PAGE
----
There’s nothing in my suggestion that involves limiting free will, Jeremy. If there are two groups of people – those that will freely choose to follow him and those that freely choose not to – why would deciding not to create the second group affect the free will of the first? If you’re saying its a problem for free will that he knows in advance that the first group will follow him – so in effect they’ll choose him ‘no matter what’, then that’s a problem whether or not he creates the second group.

      So no, nothing I’ve said suggests that the choice of the people God created would be constrained in any extra way.

      Reply
  10. Jeremy says:

    Andy

    If you were god you would only create beings that would follow you no matter what right? You would not create people that would not follow you no matter what right? How would you do that, and please don’t say I don’t know but God would and should. You also need to explain how your going to get people to freely believe in you and at the same time relieve them of the responsibility the sins they committed or are you going to remove sin from the world too? surely you wouldn’t limit a persons freewill by not allowing them to do bad things. Please don’t forget that us existing in this world means we have to deal with what we experience in this world like evil, which I would hope you believe exists. you have to accept that if God exists then He has created a world in which evil exists for a reason. You then have to make the decision whether to accept such a God or reject Him and you cannot blame Him for giving you a choice in the matter, and assuming he doesn’t exist is a choice whether or not he doesn’t exist.

    Reply
    • Andy Ryan says:

      “How would you do that?”

      That’s no problem at all. If I as God know in advance everything that’s going to happen on earth, then I know every human who will freely choose me (call them X) and every human than will freely reject me (call them Y). Therefore it’s a simple matter to create everything exactly as it is in the world we are in, except that the Y humans I make are what we earlier called ‘robots’. They act in exactly the same way the Y humans in our reality act – indeed make exactly the same actions in every way. So in that reality there’s actually no difference whatsoever for the X humans. They are still freely choosing God – their choice is genuinely a free one. In fact every every choice they make in that reality is exactly the same as the one they make in this one, because I’ve not changed anything that affects them in any way.

      “You also need to explain how your going to get people to freely believe in you…”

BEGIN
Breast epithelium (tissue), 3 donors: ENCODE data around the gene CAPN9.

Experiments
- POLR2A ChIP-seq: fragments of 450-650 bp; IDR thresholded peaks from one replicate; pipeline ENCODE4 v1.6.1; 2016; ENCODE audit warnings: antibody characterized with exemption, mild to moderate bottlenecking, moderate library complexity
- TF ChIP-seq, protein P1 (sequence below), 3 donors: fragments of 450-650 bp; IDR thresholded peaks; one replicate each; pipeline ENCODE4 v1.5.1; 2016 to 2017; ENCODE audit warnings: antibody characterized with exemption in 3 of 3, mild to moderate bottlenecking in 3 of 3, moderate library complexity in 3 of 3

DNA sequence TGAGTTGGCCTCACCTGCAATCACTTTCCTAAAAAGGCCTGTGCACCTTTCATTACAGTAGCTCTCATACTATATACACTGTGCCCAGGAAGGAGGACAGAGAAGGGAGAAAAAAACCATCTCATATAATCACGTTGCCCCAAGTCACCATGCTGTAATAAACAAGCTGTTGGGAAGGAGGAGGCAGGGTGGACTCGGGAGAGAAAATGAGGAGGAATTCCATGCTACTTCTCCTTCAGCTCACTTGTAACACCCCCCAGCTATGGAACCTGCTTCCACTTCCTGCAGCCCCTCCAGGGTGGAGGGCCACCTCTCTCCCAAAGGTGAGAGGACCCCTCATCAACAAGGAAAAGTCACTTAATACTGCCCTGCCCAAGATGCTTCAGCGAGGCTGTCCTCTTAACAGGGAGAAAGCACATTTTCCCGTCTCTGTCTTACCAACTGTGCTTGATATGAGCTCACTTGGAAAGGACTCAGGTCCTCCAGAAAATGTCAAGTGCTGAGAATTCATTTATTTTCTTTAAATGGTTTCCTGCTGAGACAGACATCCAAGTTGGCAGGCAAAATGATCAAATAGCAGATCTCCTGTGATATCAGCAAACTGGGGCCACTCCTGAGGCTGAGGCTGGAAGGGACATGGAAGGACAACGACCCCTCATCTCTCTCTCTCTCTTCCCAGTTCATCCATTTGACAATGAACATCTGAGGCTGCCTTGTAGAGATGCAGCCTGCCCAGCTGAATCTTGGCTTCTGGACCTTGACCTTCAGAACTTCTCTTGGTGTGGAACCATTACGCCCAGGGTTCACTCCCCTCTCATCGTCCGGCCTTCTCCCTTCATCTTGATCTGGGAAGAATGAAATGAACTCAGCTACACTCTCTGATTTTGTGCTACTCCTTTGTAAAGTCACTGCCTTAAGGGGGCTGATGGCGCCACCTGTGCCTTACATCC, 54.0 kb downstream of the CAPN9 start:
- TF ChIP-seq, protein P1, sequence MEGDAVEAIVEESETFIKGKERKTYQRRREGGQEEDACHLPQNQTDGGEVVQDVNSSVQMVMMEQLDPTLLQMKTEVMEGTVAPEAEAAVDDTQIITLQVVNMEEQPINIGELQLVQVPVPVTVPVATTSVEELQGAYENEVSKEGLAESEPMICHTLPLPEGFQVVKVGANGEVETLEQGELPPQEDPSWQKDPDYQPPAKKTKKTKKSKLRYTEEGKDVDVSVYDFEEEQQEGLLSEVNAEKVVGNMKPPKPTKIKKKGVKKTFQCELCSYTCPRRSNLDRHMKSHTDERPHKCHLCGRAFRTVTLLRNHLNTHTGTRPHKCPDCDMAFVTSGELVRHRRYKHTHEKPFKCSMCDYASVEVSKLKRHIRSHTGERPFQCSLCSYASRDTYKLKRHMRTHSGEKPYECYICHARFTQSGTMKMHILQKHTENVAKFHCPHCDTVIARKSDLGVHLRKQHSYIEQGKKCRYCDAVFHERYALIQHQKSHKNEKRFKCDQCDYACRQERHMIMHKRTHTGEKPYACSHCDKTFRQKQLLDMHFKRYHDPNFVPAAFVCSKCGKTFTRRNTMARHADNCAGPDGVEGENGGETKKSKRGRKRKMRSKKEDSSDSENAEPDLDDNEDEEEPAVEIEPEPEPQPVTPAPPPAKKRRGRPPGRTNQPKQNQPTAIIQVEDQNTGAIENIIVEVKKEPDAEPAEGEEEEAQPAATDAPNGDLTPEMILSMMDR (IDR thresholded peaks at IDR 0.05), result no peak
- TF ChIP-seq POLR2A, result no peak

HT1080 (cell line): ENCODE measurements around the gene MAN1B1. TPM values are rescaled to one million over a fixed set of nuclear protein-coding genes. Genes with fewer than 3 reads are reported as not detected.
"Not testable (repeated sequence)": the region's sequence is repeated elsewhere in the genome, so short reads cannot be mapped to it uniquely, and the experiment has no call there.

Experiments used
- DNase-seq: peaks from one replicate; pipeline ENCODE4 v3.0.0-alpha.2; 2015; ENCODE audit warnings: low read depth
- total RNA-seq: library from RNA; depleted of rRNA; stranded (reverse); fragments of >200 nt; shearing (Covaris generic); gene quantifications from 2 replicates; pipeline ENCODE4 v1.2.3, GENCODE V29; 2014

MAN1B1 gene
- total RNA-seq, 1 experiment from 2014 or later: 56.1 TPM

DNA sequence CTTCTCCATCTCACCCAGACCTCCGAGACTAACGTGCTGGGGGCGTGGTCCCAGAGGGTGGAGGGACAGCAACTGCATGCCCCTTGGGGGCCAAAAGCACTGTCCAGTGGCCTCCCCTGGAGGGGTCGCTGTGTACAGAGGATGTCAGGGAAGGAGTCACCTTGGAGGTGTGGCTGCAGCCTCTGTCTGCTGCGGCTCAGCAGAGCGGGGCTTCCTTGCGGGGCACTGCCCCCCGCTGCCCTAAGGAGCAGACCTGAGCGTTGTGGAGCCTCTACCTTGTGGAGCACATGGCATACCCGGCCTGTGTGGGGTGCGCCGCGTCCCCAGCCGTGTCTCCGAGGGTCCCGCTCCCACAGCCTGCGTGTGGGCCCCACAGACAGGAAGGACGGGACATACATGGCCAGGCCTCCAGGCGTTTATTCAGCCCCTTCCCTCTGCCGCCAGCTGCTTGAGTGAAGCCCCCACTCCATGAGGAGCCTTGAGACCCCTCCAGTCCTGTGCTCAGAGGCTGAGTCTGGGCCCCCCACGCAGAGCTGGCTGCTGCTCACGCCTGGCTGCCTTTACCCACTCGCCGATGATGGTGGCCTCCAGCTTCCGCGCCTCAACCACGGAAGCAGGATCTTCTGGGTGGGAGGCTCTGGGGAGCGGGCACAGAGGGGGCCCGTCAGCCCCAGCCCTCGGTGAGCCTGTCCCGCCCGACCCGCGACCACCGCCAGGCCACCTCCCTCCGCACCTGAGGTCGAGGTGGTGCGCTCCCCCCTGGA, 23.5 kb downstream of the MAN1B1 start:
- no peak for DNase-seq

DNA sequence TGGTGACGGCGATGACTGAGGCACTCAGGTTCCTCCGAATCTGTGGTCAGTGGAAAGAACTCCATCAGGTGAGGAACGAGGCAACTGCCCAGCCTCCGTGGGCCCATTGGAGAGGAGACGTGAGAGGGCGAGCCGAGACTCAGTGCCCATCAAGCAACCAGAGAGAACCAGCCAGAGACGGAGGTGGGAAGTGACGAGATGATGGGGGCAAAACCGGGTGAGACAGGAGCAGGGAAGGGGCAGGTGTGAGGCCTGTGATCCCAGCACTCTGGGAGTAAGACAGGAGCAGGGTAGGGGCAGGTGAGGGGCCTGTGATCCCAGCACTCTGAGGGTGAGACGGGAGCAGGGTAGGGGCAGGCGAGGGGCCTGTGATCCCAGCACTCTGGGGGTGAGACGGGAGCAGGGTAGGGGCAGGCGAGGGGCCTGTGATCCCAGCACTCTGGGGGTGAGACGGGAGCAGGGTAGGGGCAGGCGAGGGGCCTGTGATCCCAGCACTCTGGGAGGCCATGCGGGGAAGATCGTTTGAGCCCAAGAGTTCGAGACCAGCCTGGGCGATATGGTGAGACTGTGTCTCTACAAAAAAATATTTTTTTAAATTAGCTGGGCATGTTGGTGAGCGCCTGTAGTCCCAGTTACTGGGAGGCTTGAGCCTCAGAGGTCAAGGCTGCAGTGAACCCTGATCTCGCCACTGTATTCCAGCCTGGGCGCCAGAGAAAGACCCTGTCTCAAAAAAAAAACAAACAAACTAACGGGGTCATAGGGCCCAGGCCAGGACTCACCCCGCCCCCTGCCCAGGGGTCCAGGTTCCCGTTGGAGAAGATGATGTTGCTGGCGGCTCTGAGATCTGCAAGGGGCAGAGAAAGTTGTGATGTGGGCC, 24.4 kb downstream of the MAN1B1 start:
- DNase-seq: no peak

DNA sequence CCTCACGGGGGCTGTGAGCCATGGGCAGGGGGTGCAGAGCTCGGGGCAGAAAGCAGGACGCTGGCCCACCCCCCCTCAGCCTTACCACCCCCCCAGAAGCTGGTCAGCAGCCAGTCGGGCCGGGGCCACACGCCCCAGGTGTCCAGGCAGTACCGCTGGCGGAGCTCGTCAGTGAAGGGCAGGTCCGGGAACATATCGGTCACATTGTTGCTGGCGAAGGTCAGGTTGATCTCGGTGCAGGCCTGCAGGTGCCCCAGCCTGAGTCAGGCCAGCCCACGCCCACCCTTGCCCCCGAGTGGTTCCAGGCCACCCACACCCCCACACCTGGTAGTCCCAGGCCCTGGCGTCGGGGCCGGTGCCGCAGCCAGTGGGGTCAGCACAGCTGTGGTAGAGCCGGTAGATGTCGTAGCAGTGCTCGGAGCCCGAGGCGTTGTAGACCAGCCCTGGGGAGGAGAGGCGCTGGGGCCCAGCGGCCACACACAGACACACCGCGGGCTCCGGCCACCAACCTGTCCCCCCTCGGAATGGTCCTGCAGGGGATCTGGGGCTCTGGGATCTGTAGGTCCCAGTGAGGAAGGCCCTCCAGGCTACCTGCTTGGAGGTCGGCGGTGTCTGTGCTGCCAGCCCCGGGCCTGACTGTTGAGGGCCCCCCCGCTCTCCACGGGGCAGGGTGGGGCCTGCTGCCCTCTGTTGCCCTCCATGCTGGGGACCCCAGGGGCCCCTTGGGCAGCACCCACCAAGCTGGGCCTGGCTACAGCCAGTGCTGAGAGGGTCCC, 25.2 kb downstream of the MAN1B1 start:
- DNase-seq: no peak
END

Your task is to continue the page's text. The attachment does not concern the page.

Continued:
As I’ve said, there’s no other difference in the possibility I described and the one we are in, so there’s no extra thing that I need to account for, allow for or explain. Any problem that you think would exist in that reality must also therefore exist in the one you believe God actually DID create.

      Reply
    • toby says:

      I came up with a better morality in a post somewhere on this website. Make the world just as it is, humans can choose to harm others, but instead of harming others they harm themselves. If someone stabs someone else, the one doing the stabbing is injured. Shoot someone else and the damage is done to the shooter. Hurt someone else’s feelings and the one doing the hurting feels the sadness and shame. They can choose to do these things, do you think they will? It’s immediate, proportional justice. I think that would be a better and more peaceful world than this one and there would be proof of the supernatural every time someone punched somebody in the nose and their own nose broke.

      Reply
  11. Jeremy says:

    Andy

    So we can agree that the Y people don’t really matter, and are just taking up space, but I would ask why would you as all powerful God need waste time creating a worthless being (Y) since they have no value and really no actual affect on the x humans as they would believe no matter what and you could create a world in which the Y humans aren’t necessary for salvation. I don’t think you would argue that you are a very efficient god for creating a world that had unnecessary parts, would you? furthermore a more an omniscient one.

    As it pertains to getting people to believe in you, how are you going to deal with sin. Sure you can say people will follow you no matter what, but are suggesting that they will never do anything wrong? I hope you don’t think that. By the way did you come from or were you a Calvinist before

    Reply
    • Andy Ryan says: